Theses and Dissertations


Wes Jones

Issuing Body

Mississippi State University


Grado, C. Stephen

Committee Member

Grebner, Donald

Committee Member

Parker, C. Robert

Committee Member

Schultz, Emily B.

Committee Member

Fan, Zhaofei

Date of Degree


Document Type

Dissertation - Open Access



Degree Name

Doctor of Philosophy


College of Forest Resources


Department of Forest Products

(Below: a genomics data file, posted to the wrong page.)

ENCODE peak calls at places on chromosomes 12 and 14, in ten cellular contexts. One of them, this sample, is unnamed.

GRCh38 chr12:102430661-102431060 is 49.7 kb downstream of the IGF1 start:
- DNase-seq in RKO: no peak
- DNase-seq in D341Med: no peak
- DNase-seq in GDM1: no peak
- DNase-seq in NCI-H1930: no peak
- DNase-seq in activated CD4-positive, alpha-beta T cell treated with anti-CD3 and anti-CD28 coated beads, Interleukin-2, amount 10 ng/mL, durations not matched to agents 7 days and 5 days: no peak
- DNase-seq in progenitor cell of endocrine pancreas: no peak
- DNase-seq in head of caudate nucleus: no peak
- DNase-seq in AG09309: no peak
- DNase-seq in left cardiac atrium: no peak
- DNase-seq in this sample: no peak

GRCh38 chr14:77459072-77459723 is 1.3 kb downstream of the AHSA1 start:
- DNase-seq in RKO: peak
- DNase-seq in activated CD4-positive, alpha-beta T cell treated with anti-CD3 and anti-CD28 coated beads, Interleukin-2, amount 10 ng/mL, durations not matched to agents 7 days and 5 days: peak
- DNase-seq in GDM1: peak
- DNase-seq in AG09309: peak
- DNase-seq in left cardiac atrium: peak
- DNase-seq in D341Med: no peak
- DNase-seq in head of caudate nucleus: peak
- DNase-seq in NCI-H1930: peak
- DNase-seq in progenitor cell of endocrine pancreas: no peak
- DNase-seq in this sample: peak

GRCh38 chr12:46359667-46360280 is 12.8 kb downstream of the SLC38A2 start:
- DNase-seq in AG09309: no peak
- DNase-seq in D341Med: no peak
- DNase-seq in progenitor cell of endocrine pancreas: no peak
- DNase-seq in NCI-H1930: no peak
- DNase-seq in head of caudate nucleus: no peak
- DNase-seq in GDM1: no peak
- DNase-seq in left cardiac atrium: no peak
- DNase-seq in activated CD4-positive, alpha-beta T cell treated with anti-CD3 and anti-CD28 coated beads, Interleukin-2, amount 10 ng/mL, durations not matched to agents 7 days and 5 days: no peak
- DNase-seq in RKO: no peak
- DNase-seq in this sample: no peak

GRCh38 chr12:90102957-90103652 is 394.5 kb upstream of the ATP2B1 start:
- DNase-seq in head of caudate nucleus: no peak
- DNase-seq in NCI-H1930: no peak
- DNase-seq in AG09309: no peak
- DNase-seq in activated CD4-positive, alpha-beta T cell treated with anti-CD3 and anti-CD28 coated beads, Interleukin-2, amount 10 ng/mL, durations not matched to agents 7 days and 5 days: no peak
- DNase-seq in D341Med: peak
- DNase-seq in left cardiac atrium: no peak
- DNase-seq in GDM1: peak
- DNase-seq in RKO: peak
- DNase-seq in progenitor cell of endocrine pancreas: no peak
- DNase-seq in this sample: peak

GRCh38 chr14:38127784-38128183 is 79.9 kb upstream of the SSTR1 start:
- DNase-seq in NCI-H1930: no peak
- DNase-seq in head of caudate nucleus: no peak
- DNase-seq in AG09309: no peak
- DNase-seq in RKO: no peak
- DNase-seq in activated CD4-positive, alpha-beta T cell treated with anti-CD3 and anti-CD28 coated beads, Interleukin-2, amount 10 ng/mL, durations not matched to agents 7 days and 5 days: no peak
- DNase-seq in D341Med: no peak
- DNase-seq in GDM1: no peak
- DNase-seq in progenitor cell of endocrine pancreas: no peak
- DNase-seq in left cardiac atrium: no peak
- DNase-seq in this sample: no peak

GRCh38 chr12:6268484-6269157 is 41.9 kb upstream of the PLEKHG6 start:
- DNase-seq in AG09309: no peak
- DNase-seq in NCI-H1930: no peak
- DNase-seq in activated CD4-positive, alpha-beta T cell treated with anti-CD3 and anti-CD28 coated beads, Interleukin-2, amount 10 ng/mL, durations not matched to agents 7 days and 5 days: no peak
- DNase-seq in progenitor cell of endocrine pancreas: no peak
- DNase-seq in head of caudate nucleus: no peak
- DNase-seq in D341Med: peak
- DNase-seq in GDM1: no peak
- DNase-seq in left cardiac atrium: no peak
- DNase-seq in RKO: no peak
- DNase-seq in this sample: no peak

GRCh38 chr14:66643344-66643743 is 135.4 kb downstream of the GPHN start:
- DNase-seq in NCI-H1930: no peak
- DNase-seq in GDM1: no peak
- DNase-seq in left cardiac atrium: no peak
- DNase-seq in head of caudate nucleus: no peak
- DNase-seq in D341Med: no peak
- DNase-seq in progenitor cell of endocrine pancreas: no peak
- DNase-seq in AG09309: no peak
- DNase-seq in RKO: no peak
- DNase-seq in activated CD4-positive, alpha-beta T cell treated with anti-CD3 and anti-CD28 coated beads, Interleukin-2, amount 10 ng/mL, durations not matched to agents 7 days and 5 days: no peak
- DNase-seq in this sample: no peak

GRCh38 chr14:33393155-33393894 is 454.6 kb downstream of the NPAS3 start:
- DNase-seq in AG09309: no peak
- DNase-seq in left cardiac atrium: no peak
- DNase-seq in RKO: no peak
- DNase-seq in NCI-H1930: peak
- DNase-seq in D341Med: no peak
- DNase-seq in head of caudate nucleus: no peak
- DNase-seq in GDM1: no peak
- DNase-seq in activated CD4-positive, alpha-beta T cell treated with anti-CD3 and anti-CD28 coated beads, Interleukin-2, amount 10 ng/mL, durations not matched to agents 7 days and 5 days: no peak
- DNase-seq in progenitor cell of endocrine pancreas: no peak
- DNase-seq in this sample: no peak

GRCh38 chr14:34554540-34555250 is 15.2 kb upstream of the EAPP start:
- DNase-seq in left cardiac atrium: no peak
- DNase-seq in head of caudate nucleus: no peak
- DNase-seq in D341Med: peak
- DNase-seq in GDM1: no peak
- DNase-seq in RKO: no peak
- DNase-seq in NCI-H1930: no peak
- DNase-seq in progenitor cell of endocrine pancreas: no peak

Market and nonmarket urban forest resource values can be achieved through many cost reductions (e.g., improved air quality, fossil fuels for heating and cooling, stormwater runoff) and increases in tax bases for communities from improved property values. These benefits need to be measured quantitatively so decision makers can understand economic gains or losses provided by street trees. Resource inventories are often undertaken as part of the planning phase in a tree management program. It is a comprehensive assessment that requires an inventory of a community's tree resources and it acts as a fundamental starting point for most urban and community forestry programs. Whether an inventory is an estimate or a complete count, quantitative benefits and costs for urban forestry programs cannot accurately be represented without one. This study provides a new approach to understanding a city’s street tree structure using data from a Light Detection And Ranging (LiDAR) sensor and other publicly available data (e.g., roads, city boundaries, aerial imagery). This was accomplished through feature (e.g., trees, buildings) extraction from LiDAR data to identify individual trees. Feature extraction procedures were used with basic geographic information system (GIS) techniques and LiDAR Analyst to create street tree inventory maps to be used in determining a community’s benefit/cost ratio (BCR) for its urban forest. Only by explaining an urban forest’s structure can dollar values be assigned to street trees. Research was performed with LiDAR data and a sample of ground control trees in Pass Christian, and Hattiesburg, Mississippi, located in the lower U.S. South where many communities have publicly available geospatial data warehouses (e.g., MARIS in Mississippi, ATLAS in Louisiana). Results from each city’s estimated street trees revealed a BCR 3.23:1 and 6.91:1 for Pass Christian and Hattiesburg, respectively. This study validated a regression model for predicting street tree occurrence in cities using LiDAR Analyst and a street sample. Results demonstrated that using LiDAR Analyst as a street tree inventory tool with publicly available LiDAR data and a sample adequately described 88% of a community’s street trees which was used to calculate both market and nonmarket resource values.